Saturday, March 19, 2011

Writing Takes a Backseat (to Reading and Submitting)

I know I need to write every day.  I totally agree with everyone who has preached this.  I agree 100%.  But I have failed miserably every time I've tried.  So I've decided to love myself a little more and criticize myself a little less.  I've turned for a while to reading and submitting.  And to atone for my lack of writing, I hereby blog about both... 

My latest read: The Search for WondLa.  Now, I bought this book for my 9 year-old son.  The cover looked lush; the sci-fi-nish of it seemed like a shoe-in for his affection; the author, Tony DiTerlizzi, was well-known.  However, after a few pages, he put it down and declared he wouldn't read anymore.  What's a parent (even more, a parent who writes children's stories) to do, except to read it for herself. 

I think the idea for the book was fascinating: a girl who has lived underground in a sanctuary her whole life is suddenly thrust above ground in a race to discover her roots and her place in a world previously unknown to her.  While it took me more than a few pages to get into the story, eventually I did, and followed Eva Nine happily to the end of her first book with some satisfaction.  The book will definitely click with most young readers...especially girls, probably, who would see strength and courage in the main character.  (Maybe the girl as main character was why my son put it down?  I'm not so sure.)  I've seen some reviews which stated that the descriptions and adjectives were a little heavy-handed.  This didn't bother me so much, although I do think it could have been trimmed.  What I did notice, however, was that I didn't connect with the characters as much as I wanted to.  In a gripping scene at the end that would normally have me bawling, I read right through it without a tear.  Maybe it was my head cold...yeah, it could have been that.  But I would still recommend it as a read for 8-12 year olds, especially girls.  And the illustrations are beautiful.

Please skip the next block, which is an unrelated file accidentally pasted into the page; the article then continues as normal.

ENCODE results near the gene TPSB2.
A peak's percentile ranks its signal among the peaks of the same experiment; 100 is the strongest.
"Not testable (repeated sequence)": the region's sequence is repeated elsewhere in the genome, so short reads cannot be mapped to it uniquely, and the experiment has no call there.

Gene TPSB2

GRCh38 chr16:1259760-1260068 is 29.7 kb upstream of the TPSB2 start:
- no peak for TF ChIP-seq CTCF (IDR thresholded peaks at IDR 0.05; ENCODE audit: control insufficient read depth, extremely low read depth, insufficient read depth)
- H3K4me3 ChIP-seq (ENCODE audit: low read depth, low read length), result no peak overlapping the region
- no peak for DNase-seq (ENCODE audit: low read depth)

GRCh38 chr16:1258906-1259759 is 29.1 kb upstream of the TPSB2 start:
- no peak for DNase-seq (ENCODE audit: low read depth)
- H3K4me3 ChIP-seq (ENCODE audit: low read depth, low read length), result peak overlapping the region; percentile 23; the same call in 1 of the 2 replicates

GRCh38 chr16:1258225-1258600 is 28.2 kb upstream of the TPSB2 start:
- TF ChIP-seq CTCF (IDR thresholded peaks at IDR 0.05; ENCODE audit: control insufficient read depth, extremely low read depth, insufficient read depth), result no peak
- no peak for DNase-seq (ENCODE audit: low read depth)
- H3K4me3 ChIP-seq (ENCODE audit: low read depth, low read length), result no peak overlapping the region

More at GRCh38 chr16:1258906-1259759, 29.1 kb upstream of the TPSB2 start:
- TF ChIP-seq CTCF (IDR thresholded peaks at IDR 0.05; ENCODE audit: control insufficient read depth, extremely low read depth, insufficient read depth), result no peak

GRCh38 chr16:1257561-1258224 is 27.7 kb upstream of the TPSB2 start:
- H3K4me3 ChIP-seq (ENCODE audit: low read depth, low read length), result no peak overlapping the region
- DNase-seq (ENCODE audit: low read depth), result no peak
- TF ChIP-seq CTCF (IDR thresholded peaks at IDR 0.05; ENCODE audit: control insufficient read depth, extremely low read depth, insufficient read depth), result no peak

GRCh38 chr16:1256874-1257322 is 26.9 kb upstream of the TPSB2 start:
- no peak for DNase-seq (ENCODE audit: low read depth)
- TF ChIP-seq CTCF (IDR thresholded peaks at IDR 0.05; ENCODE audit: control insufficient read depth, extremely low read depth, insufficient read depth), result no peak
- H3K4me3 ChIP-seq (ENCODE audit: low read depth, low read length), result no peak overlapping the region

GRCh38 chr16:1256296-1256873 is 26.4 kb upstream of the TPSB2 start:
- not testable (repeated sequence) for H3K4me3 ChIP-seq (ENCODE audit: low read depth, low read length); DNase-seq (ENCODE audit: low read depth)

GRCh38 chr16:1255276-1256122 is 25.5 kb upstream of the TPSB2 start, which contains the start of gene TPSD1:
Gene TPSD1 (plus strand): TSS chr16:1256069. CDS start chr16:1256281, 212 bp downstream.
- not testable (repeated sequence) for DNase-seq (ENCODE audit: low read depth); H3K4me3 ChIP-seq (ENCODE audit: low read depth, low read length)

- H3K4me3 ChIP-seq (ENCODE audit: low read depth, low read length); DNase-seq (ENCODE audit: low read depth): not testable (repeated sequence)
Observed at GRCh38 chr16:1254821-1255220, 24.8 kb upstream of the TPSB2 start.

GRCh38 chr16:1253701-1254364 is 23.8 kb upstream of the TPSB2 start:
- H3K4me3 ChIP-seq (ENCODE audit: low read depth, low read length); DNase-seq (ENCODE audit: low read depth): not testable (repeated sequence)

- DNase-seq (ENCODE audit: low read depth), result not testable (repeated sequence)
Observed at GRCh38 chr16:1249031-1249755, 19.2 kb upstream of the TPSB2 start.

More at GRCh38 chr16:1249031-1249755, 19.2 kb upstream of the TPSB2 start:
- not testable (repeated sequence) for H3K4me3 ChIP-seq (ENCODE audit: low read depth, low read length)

As for the submitting, I don't know about some of you writers, but it feels good to get some submissions out.  While I try to target most of my submissions very carefully and craft all of my cover letters with precision to show that I am familiar with an agent's or editor's preferences (and pet ownership), I admit to rarely (please emphasize that word in your mind) sending out a submission that is, well...not ideal.  And I know why. It's because I've worked so long on a story that I can't think about it anymore.  And the only way I can get it out of my brain is to send it on an extended vacation to an editor or agent.  Then it's out of my hair for a while, and I can get on with my life.  Please forgive me o' ye editors and agents who have gotten these woeful step-children in the mail.  I only meant that no harm befall them in my agonized state.  Not that I've done any of these recently (cough, cough).  I have actually sent some very good submissions lately, and I'm happy to report the number of personalized rejections is increasing in number. 

So, do you take a mental break every now and then?  Do you need time to fill the tank?


  1. WTG on sending out submissions. Now comes the mail box anxiety. LOL! Congratulations on the personal rejections.

  2. I agree that sometimes it is nice to "submit and forget". Working on another story is the best way to deal with that waiting game of publishing. I am so glad you mentioned finding time to read and write and submit. I think we all need time to fill the tank! For me, reading other published works is enjoyable as well as good market study so I can return to my own writing rejuvenated!